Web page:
Type: Star Also known as: GSC 04822-00039
Considering the staggering number of star in our galaxy alone, it takes a lot for one of them to get noticed. Take V838 Mon here - a red variable star lying some 20,000 light years away in the Monoceros (Unicorn) constellation, and until the end of the 20th century it was unknown to us bumbling humans, but then it did something spectacular, not to mention unexpected, to grab our attention.
For reasons that are still unclear, in 2002 the then-unnamed V838 Mon underwent a major outburst which, as well as causing a substantial increase in its luminosity and mass, also ejected an enormous dust cloud which expanded rapidly, giving excited astronomers a spectacular display thanks to a remarkable series of images captured by the Hubble Space Telescope.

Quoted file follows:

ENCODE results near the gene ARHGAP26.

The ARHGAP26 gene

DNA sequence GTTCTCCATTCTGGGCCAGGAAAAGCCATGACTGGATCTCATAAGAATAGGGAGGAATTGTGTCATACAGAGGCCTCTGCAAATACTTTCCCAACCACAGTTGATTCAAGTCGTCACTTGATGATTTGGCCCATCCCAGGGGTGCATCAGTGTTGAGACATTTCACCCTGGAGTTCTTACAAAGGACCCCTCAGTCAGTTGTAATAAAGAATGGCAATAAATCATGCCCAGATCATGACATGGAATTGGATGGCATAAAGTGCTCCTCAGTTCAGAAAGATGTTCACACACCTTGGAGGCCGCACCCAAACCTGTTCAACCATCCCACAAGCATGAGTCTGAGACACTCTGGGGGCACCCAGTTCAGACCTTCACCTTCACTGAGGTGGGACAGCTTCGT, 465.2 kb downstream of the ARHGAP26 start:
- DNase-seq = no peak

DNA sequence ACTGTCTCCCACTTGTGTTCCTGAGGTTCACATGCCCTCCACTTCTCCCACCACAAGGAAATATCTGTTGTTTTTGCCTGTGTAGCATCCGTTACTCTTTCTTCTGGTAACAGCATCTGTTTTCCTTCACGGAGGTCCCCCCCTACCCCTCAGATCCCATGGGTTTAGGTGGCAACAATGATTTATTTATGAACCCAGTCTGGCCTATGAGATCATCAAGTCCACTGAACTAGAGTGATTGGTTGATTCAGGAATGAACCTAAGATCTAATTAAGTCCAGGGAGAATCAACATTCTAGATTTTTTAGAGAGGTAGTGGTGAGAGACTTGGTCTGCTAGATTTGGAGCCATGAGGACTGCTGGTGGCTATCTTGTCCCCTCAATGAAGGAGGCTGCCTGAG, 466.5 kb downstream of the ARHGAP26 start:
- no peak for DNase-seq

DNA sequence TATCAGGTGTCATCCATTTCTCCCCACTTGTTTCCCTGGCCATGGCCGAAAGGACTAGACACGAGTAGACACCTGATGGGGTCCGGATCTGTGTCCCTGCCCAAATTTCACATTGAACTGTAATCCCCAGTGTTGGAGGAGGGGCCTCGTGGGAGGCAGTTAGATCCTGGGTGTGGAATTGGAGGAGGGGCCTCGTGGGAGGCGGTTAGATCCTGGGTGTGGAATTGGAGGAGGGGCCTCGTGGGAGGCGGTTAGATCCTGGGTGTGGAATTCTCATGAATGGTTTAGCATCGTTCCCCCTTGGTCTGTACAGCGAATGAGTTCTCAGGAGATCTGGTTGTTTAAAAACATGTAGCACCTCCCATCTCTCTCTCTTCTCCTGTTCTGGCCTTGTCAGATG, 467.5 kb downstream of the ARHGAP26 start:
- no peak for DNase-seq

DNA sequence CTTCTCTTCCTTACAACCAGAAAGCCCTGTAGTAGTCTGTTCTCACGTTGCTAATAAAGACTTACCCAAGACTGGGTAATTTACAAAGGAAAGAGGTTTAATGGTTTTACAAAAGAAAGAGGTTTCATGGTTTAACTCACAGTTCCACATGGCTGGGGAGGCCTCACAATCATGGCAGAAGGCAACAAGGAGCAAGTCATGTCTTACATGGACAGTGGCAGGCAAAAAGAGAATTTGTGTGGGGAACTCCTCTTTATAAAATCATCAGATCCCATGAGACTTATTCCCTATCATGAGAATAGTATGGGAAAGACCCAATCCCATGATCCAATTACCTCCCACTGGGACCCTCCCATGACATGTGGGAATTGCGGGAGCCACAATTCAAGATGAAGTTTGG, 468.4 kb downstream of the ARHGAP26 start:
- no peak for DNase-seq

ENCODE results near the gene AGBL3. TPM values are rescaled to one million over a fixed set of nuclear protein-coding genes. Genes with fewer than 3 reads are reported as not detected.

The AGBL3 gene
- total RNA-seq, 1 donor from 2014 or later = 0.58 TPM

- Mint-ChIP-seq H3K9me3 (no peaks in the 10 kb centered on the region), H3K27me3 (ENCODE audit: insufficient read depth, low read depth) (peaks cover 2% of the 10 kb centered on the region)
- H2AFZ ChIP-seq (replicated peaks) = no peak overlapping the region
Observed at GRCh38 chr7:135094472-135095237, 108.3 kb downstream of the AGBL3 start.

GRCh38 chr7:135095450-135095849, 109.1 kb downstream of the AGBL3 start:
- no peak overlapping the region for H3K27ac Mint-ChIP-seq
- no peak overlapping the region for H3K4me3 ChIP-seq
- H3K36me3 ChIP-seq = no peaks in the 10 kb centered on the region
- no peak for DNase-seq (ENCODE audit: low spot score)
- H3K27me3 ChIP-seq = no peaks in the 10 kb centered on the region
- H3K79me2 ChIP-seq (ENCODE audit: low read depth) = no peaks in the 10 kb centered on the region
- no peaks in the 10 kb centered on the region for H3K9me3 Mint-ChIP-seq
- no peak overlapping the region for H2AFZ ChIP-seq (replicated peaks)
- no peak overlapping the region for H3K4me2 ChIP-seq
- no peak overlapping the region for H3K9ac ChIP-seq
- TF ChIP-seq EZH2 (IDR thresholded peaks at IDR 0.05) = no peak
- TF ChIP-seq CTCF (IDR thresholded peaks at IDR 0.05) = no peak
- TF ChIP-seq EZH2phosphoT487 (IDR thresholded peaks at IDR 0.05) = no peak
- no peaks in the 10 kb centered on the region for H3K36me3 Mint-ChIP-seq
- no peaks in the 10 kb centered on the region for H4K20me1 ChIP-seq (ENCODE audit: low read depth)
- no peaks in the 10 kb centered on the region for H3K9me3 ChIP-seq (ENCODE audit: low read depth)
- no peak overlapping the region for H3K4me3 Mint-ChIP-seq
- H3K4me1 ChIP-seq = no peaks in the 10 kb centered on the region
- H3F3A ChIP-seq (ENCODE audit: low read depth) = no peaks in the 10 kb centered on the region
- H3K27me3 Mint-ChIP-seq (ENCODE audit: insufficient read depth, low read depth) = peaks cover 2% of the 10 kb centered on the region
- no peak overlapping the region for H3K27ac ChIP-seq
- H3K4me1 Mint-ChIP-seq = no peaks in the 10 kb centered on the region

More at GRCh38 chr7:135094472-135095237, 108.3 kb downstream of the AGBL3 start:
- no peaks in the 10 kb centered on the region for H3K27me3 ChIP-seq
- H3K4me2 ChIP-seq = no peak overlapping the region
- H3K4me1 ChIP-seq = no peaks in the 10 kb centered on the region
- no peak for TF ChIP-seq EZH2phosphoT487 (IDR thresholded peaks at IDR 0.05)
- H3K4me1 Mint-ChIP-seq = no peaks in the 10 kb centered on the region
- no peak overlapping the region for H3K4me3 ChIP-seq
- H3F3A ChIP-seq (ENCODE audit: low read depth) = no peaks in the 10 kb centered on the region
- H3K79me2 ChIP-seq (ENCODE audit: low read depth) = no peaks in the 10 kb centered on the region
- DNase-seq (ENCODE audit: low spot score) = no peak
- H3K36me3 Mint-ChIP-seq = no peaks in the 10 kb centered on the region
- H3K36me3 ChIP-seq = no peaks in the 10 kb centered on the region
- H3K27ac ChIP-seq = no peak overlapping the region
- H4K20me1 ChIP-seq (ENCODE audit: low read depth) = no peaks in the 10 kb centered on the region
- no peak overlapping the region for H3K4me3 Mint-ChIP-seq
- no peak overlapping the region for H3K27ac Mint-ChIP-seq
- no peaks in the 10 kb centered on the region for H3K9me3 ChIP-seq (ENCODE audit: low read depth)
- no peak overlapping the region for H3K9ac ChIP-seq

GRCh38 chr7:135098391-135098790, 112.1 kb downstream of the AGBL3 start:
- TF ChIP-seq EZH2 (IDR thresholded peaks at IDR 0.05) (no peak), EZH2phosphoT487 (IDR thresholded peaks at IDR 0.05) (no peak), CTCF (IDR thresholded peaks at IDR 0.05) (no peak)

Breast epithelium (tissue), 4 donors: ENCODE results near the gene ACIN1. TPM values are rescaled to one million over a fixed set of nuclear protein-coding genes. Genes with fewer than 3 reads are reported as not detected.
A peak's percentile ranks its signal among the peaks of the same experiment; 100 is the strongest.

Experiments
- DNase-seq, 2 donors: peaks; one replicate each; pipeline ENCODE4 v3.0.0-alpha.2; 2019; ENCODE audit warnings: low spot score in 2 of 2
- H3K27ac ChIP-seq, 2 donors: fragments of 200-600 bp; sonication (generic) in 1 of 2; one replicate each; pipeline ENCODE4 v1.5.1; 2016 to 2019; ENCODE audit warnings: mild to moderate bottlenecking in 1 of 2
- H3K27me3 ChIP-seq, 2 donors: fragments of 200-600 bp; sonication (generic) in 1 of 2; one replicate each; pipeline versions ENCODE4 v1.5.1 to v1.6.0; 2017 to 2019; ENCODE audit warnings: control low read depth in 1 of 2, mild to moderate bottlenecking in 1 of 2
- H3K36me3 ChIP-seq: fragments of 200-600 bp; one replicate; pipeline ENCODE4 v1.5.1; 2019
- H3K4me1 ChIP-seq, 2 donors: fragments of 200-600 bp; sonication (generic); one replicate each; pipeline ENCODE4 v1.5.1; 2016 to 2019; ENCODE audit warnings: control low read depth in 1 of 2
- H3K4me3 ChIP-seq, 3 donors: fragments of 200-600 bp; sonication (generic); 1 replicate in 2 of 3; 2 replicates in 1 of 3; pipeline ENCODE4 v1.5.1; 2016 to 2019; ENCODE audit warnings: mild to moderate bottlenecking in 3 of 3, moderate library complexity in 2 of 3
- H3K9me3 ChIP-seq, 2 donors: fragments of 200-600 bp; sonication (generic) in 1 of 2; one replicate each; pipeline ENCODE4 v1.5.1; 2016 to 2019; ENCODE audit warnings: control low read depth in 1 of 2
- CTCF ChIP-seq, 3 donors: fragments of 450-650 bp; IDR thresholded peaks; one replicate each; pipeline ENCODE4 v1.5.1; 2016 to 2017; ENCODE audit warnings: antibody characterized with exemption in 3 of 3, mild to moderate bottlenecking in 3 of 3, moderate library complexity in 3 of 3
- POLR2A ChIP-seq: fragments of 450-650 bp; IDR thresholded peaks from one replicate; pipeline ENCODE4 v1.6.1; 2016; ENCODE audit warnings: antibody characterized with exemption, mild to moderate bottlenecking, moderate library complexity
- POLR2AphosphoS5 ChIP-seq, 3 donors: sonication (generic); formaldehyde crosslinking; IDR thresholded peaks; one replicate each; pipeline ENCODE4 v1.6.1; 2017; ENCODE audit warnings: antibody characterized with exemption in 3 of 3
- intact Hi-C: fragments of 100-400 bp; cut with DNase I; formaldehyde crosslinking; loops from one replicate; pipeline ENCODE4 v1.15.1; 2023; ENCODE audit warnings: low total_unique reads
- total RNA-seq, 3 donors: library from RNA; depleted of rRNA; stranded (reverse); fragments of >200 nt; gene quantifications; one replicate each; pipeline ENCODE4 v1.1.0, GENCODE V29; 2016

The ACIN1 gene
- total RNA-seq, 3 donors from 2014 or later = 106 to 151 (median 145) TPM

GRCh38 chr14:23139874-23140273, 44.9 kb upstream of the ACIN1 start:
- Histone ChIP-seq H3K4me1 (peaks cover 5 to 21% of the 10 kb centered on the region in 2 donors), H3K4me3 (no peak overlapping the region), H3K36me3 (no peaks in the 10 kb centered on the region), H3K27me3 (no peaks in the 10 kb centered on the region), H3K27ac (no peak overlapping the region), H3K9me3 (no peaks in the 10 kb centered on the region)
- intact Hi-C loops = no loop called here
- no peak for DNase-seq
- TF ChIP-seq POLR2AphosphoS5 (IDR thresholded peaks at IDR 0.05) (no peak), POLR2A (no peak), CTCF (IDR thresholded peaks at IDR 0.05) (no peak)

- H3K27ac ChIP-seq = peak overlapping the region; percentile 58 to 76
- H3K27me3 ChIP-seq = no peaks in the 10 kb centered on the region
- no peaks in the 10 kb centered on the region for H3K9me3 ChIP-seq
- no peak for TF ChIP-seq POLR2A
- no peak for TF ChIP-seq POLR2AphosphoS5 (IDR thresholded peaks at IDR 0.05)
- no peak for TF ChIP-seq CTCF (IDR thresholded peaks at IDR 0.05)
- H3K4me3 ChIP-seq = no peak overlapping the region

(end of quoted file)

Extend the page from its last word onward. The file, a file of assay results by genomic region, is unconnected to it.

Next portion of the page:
Puzzled astronomers are still struggling to work out exactly why the star (which is actually part of a binary system) had such a hissy fit - there are currently at least six hypotheses - but whatever the reason, the swirly gases are still lighting up the region, the star itself continues to shin on in all its deep redness, and the photos have made it one of the most recognisable astronomical objects of all.
Click here to see an amazing time-lapse video of the gas cloud expansion.